Former iOS chief acts as advisor to Snapchat, helps fund Broadway play
Following more than a year of silence, former iOS software chief Scott Forstall has re-emerged into the public eye in one intentional way, and one unintentional way. Leaked emails from the Sony Pictures data breach note that Snapchat paid Forstall in stock for services as a "special company advisor," while Forstall himself debuted his Twitter account by announcing his role as a co-producer of an upcoming Broadway musical Fun Home, based on an autobiographical graphic novel by noted cartoonist Alison Bechdel.
Ousted VP Scott Forstall also on list for possible testimony
In court filings on Thursday, both Apple and Samsung have presented their first-draft witness lists to Judge Lucy Koh for the upcoming second patent trial between the two smartphone giants. The trial, which is set to begin March 31, covers different patents and more recent products than those involved in the first patent trial, which Apple won. Among the witnesses for Apple is the company's Senior Vice President of Worldwide Marketing, Phil Schiller, while former SVP of iOS Scott Forstall appears on both Apple's and Samsung's list for possible deposition or testimony.
City College of New York investigating stolen photo use
To put it in the words of one Twitter wag, "now we know what Scott Forstall has been doing post-Apple: taking classes at CCNY." The former Apple VP and head of iOS has had his image bizarrely turn up in an ad campaign for the City College of New York's student ID card, with Forstall's picture -- take straight from the Apple Leadership page -- used to represent fictional student "Jonathan A. Anderson." A representative of the institution said that the college is investigating.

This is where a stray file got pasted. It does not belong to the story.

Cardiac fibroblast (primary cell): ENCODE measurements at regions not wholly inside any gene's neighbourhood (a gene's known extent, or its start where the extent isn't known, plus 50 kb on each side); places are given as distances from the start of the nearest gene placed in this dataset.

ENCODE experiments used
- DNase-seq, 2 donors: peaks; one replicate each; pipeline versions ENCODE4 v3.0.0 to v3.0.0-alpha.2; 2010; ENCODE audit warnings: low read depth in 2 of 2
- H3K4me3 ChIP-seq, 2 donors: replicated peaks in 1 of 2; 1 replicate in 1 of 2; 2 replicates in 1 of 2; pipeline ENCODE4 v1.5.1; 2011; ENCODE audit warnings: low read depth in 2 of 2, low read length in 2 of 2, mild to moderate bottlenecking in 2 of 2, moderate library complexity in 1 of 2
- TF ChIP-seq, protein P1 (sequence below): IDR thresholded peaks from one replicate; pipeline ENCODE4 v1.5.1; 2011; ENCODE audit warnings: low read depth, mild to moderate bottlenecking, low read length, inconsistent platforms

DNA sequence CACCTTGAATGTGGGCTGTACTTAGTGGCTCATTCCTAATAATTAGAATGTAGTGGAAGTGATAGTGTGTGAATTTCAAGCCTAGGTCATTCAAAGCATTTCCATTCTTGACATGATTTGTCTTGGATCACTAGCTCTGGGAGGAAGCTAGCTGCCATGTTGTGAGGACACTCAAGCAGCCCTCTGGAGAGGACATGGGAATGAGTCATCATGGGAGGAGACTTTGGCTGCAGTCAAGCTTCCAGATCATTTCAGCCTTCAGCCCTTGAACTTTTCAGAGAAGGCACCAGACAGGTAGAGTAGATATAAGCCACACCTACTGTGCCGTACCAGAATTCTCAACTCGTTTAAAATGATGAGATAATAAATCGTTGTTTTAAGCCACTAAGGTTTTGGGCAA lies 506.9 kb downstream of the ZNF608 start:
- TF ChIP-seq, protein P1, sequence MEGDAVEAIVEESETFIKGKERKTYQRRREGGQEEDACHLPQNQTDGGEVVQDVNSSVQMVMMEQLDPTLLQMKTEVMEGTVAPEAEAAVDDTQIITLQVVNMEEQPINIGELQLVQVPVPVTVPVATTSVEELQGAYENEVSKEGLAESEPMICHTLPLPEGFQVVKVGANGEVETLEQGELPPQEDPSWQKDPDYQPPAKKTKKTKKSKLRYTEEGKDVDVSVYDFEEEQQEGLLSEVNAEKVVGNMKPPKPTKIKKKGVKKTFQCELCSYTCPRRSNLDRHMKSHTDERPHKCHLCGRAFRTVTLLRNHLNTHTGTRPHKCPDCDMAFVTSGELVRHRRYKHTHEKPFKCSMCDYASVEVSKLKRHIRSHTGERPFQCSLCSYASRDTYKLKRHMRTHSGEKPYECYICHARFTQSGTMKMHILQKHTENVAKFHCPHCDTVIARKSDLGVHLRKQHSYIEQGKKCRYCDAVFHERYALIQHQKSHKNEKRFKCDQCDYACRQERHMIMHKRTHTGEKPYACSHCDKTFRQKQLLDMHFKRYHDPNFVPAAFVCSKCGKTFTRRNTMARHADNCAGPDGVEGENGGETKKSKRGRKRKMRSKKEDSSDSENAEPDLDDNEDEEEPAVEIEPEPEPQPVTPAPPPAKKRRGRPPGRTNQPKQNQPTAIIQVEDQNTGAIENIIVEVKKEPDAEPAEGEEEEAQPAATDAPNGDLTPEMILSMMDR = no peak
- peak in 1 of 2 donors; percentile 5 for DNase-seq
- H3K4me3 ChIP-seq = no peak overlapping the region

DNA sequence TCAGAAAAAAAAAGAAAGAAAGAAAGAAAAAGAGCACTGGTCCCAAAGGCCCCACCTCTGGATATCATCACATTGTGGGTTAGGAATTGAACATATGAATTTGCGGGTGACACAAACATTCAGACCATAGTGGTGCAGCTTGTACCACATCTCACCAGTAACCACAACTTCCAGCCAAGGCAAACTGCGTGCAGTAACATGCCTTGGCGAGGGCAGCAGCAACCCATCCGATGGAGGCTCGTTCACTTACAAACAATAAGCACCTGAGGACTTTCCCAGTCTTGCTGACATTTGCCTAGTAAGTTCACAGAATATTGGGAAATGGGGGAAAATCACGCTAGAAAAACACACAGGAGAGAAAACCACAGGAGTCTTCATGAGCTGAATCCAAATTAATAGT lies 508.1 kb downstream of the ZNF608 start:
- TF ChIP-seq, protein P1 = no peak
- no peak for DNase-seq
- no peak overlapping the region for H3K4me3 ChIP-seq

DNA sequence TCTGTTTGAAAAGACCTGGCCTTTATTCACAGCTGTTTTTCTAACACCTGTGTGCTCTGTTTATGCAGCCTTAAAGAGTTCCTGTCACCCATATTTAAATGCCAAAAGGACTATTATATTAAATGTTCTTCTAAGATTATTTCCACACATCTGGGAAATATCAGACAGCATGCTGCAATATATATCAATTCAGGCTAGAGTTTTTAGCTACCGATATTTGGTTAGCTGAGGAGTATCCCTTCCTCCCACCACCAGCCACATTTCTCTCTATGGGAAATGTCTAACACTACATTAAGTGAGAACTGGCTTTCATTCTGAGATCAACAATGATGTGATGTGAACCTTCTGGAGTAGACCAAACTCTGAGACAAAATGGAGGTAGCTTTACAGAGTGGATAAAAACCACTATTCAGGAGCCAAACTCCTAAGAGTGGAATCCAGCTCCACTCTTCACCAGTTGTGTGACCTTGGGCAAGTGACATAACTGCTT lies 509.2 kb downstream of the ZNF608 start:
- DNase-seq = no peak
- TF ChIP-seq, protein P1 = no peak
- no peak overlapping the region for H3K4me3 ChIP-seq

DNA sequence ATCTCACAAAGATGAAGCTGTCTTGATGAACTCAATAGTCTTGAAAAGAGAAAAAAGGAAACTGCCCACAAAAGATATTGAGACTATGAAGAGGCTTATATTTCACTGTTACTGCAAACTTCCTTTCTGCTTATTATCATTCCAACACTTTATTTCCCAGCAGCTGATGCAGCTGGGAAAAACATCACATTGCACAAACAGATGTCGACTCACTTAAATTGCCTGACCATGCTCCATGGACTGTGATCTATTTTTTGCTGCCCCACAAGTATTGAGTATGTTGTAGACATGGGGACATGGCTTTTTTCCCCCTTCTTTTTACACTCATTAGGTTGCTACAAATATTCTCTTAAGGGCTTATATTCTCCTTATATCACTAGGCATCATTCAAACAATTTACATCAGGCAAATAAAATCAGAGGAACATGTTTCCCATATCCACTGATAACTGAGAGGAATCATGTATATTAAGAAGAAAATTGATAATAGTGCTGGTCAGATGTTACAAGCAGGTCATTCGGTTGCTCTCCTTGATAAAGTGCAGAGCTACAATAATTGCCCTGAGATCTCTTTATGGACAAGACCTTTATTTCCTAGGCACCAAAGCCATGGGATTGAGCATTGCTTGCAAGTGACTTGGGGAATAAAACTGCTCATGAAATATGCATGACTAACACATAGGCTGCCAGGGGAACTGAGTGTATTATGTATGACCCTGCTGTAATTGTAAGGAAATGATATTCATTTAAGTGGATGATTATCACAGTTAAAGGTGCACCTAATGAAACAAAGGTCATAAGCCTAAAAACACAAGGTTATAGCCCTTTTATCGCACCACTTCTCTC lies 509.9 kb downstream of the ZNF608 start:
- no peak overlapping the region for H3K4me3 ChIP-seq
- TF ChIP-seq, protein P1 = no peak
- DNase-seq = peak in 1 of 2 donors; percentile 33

Said to be more involved philanthropically as well
Former iOS chief Scott Forstall has been spending the past year mostly travelling and advising new startup companies, according to a report from the new subscription news website The Information. He has reportedly also become more active in philanthropy, donating to causes that support education and human rights as well as the fight against poverty. Forstall has kept an uncharacteristically low profile since being dismissed from Apple by CEO Tim Cook a year ago.
Will be first public appearance since leaving the company a year ago
According to filings by Apple of potential witnesses in an upcoming trial for redefining damage awards on a portion of the $1 billion award to Apple from the Apple-Samsung trial of last year, former Senior Vice President of iOS Scott Forstall could reappear to give testimony on the extent to which Samsung copied Apple's iOS software innovations to enrich itself and gain marketshare. Forstall resigned from Apple -- or was fired -- following the poor reception to the initial version of Apple Maps.
Claims executive shakeup was about 'collaboration'
In the Business Week interview in which he talks about US manufacturing plans, Apple CEO Tim Cook also addresses several other topics, such as the firings of iOS head Scott Forstall and recently-hired retail chief John Browett, which forced a reorganization of duties. Although not referring to the other executives by name, Cook claims that the shakeup was meant to foster "collaboration," which he calls "essential for innovation" and a core value at Apple, something co-founder Steve Jobs allegedly believed in.
'Father of the iPod' slams Forstall in interview
Often referred to as the ‘Father of the iPod,’ former Apple senior vice president Tony Fadell has gone on the public record stating emphatically that the recently sacked iOS chief Scott Forstall “got what he deserved.” In an interview the BBC (embedded below), Fadell is asked about his relationship with Forstall, which was reportedly rocky and was instrumental in Fadell’s departure from Apple. Although not directly addressing their relationship, Fadell alludes to reports that there was cheering on the Cupertino campus when Forstall was sacked intimating that he shared a similar sentiment.
Sources illustrate extent of conflict between executives
Apple's former head of iOS, Scott Forstall, was left out of iPhone design meetings held by lead designer Jonathan Ive, according to Bloomberg sources. Despite the importance of software to the iPhone platform, the previously-known conflict between Ive and Forstall is said to have been so deep that the two executives were rarely in the same room. The absence from Ive's design meetings allegedly reaches back to before the first-generation iPhone shipped.